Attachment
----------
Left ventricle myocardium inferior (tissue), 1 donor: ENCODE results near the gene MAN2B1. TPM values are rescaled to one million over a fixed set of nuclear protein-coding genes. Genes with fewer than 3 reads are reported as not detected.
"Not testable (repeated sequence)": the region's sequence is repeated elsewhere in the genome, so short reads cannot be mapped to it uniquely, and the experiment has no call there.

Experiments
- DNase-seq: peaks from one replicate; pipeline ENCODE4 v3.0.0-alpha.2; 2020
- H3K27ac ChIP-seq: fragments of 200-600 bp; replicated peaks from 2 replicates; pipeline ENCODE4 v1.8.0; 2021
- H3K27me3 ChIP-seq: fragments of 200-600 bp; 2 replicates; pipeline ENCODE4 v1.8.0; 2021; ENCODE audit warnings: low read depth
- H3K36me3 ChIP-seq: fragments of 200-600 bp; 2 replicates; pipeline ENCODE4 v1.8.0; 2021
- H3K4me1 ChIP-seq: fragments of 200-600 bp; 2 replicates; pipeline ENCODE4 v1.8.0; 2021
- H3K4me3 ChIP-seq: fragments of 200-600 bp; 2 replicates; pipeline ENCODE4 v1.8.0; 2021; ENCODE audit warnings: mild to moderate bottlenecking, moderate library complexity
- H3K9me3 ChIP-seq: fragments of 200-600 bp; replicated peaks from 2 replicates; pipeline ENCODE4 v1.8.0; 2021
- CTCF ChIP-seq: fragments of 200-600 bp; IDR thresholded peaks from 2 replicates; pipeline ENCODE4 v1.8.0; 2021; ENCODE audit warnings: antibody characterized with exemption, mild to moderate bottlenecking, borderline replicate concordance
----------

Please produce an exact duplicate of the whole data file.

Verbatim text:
Left ventricle myocardium inferior (tissue), 1 donor: ENCODE results near the gene MAN2B1. TPM values are rescaled to one million over a fixed set of nuclear protein-coding genes. Genes with fewer than 3 reads are reported as not detected.
"Not testable (repeated sequence)": the region's sequence is repeated elsewhere in the genome, so short reads cannot be mapped to it uniquely, and the experiment has no call there.

Experiments
- DNase-seq: peaks from one replicate; pipeline ENCODE4 v3.0.0-alpha.2; 2020
- H3K27ac ChIP-seq: fragments of 200-600 bp; replicated peaks from 2 replicates; pipeline ENCODE4 v1.8.0; 2021
- H3K27me3 ChIP-seq: fragments of 200-600 bp; 2 replicates; pipeline ENCODE4 v1.8.0; 2021; ENCODE audit warnings: low read depth
- H3K36me3 ChIP-seq: fragments of 200-600 bp; 2 replicates; pipeline ENCODE4 v1.8.0; 2021
- H3K4me1 ChIP-seq: fragments of 200-600 bp; 2 replicates; pipeline ENCODE4 v1.8.0; 2021
- H3K4me3 ChIP-seq: fragments of 200-600 bp; 2 replicates; pipeline ENCODE4 v1.8.0; 2021; ENCODE audit warnings: mild to moderate bottlenecking, moderate library complexity
- H3K9me3 ChIP-seq: fragments of 200-600 bp; replicated peaks from 2 replicates; pipeline ENCODE4 v1.8.0; 2021
- CTCF ChIP-seq: fragments of 200-600 bp; IDR thresholded peaks from 2 replicates; pipeline ENCODE4 v1.8.0; 2021; ENCODE audit warnings: antibody characterized with exemption, mild to moderate bottlenecking, borderline replicate concordance